That's a bang! North America's largest rough diamond to date was found in the Northwest Territories in 2018. The yellow gem is almost the size of a hen's egg. It measures approximately 3 centimeters by 5.5 centimeters and weighs 552.74 carats. He comes from the Diavik diamond mine in the far north. Canada's first diamonds were not discovered until the 1990s. In 2024, the productive mine is to be enlarged.
This makes the Northwest Territories the third largest diamond producer in the world. The previous record stone was also found there, in comparison a lightweight with 187.7 carats: the Foxfire diamond. It was cut up into a pair of earrings, polished and auctioned at Christie's. A private buyer paid a good 1.5 million US dollars for it.
The really big fish are guaranteed to be caught here. The photo shows a lake trout weighing about 25 pounds, easily three times as big as those in German waters. One bait, one tug, and the week's ration of fish fillets is heaved on board. In the far north of the Northwest Territories, Great Bear Lake offers some of the world's best fishing for record-breaking lake trout.
This lake is 320 kilometers long, 175 kilometers wide and has a maximum depth of 450 meters. Its crystal clear water is teeming with fish. 80-pounders are also not uncommon. The lake is also worthwhile for the impatient: anglers can expect to pull several big lake trout out of the water in no time. Because they bite well. There are also big pike and delicious grayling.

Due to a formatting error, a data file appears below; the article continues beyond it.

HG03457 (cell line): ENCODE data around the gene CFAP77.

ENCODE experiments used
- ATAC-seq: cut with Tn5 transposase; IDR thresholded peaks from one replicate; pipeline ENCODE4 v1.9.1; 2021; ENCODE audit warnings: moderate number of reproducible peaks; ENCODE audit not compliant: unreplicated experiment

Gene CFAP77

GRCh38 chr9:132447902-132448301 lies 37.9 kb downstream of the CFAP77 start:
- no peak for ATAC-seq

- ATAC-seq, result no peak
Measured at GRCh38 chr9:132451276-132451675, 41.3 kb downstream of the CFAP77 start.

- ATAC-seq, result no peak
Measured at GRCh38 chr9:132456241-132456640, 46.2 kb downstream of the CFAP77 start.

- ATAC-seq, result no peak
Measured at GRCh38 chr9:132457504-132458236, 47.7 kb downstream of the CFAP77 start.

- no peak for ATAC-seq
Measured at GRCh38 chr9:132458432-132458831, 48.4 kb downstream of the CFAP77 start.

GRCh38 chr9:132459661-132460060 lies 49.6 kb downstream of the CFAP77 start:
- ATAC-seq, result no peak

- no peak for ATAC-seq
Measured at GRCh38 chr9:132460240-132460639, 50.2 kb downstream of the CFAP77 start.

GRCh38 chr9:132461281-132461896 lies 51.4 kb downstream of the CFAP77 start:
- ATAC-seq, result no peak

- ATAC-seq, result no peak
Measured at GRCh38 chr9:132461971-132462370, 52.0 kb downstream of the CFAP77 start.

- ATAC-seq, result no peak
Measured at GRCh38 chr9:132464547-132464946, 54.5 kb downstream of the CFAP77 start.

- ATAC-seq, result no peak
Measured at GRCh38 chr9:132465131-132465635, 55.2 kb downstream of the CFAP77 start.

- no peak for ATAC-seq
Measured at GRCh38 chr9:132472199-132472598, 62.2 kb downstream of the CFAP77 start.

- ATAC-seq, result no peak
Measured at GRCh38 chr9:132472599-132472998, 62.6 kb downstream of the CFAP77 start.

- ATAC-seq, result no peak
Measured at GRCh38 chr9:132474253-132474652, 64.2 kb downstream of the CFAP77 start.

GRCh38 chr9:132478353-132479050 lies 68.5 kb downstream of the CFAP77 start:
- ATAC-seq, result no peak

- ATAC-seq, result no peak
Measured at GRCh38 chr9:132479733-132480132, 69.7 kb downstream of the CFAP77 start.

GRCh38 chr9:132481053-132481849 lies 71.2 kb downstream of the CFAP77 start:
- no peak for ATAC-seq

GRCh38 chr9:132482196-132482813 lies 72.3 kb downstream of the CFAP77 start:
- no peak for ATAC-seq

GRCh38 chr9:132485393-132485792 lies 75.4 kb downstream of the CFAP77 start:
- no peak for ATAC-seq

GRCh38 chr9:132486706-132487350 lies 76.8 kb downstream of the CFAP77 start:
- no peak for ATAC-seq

For the insatiable: you can fish day and night in midsummer. If these fish are still too small for you, you can fly to the Tree River in the neighboring territory of Nunavut: It is full of arctic char, people fish from canoes and spend the night in tents on the bank. In the Northwest Territories, the world's largest char has been pulled from a lake - a 100-pound specimen. And the locals like to say there are monster fish here that are even bigger...
"The Pizzly is a sad but necessary compromise"
The phrase comes from Larisa DeSantis, biologist and bear expert. In the Northwest Territories, the first crossbreed between a female polar bear and a grizzly was shot in the wild in 2006. Since then, other off-white hybrids have been confirmed in the tundra. These pizzlies, also known as capuccino bears, are capable of reproduction, unlike mules, for example.
A freak of nature? More of an instinct, according to a bear study. Due to climate change, grizzlies are migrating to the increasingly ice-free north and hooking up with female polar bears there. Their heat-resistant offspring have better chances of surviving than pure polar bears. By the way, the first Pizzly is stuffed in the town hall of Ulukhaktok.
Two species normally cannot produce fertile offspring, but grizzlies and polar bears provide evidence to the contrary. The "Cappuccino Bear" is becoming more and more popular - with a clear loser.
Source: The World
Bizarre, record-breaking, typical: You can find more parts of our regional geography series here.